Stitz-Zeager_College_Algebra_e-book

3 if sin 1 nd cos solution 1 when we substitute

Info iconThis preview shows page 1. Sign up to view the full content.

View Full Document Right Arrow Icon
This is the end of the preview. Sign up to access the rest of the document.

Unformatted text preview: 1! = 2 · 1 = 2, 3! = 3 · 2! = 3 · 2 · 1 = 6 and 4! = 4 · 3! = 4 · 3 · 2 · 1 = 24. Informally, n! = n · (n − 1) · (n − 2) · · · 2 · 1 with 0! = 1 as our ‘base case.’ Our first example familiarizes us with some of the basic computations involving factorials. Example 9.4.1. 1. Simplify the following expressions. (a) 3! 2! 0! (b) 7! 5! (c) 1000! 998! 2! (d) (k + 2)! ,k≥1 (k − 1)! 2. Prove n! > 3n for all n ≥ 7. Solution: 1. We keep in mind the mantra, “When in doubt, write it out!” as we simplify the following. (a) We have been programmed to react with alarm to the presence of a 0 in the denominator, but in this case 0! = 1, so the fraction is defined after all. As for the numerator, 3! = 3 · 2 · 1 = 6 and 2! = 2 · 1 = 2, so we have 3! 2! = (6)(2) = 12. 0! 1 1 It’s pretty much the reason Section 9.3 is in the book. 582 Sequences and the Binomial Theorem (b) We have 7! = 7 · 6 · 5 · 4 · 3 · 2 · 1 = 5040 while 5! = 5 · 4 · 3 · 2 · 1 = 120....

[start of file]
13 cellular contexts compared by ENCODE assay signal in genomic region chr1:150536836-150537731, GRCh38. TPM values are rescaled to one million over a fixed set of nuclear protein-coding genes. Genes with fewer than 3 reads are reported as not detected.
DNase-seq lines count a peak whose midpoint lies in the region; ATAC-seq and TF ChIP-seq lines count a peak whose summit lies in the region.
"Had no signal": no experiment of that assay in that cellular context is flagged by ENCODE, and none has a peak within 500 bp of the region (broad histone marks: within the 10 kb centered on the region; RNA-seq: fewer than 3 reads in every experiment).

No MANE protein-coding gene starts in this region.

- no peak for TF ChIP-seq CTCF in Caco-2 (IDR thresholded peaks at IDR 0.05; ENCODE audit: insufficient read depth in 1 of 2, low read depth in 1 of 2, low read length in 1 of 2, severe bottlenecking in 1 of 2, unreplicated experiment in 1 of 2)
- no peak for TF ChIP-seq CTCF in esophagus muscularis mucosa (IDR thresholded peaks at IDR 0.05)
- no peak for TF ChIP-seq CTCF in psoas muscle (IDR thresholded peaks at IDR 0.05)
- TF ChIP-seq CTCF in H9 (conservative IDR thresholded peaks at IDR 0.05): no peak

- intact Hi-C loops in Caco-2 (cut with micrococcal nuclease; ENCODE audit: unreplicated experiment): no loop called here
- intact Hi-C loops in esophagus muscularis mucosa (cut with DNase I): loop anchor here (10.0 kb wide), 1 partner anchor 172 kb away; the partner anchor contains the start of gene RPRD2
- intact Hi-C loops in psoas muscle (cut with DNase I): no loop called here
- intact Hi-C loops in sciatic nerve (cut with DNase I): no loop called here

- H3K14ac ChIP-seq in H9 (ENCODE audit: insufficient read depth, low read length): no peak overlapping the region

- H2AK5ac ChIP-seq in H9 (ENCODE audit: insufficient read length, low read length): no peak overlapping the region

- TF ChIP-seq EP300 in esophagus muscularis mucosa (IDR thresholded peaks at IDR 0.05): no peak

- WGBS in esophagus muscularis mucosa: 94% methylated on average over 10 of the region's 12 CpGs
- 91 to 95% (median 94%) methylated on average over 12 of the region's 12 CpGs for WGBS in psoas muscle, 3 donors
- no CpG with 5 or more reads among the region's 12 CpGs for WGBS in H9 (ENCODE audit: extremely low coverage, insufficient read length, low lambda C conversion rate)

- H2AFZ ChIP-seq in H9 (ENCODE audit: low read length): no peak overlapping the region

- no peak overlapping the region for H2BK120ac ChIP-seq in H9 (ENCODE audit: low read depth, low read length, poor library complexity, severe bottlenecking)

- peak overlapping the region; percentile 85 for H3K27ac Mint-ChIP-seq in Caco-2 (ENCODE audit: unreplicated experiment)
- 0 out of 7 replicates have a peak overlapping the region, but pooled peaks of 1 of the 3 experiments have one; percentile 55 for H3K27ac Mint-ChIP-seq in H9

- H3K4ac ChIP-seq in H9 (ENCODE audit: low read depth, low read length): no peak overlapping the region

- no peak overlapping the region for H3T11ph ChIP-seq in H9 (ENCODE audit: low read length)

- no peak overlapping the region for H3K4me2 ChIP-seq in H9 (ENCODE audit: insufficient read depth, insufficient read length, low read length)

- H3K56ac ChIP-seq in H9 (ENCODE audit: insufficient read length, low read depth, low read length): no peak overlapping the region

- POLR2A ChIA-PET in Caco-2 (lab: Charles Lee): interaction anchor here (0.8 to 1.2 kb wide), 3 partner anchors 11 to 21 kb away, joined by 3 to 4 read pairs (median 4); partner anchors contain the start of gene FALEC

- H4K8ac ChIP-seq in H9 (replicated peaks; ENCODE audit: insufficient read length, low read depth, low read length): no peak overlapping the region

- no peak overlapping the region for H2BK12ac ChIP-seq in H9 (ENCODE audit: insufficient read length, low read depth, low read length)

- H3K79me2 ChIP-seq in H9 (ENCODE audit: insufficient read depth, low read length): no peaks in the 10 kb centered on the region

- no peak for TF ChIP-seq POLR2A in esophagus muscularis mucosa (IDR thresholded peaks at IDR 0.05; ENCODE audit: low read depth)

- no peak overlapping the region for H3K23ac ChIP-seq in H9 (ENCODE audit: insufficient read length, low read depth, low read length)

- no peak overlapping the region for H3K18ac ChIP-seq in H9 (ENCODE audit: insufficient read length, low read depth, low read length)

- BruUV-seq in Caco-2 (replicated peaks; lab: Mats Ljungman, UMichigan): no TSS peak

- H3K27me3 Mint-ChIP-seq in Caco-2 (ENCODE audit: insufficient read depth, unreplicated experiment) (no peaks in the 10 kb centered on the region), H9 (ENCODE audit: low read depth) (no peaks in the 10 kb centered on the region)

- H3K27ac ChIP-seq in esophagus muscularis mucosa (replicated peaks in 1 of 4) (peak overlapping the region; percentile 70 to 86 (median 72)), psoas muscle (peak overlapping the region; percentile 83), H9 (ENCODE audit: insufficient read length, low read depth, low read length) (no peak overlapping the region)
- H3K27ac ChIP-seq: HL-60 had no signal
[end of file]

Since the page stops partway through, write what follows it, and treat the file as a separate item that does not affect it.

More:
View Full Document

This note was uploaded on 05/03/2013 for the course MATH Algebra taught by Professor Wong during the Fall '13 term at Chicago Academy High School.

Ask a homework question - tutors are online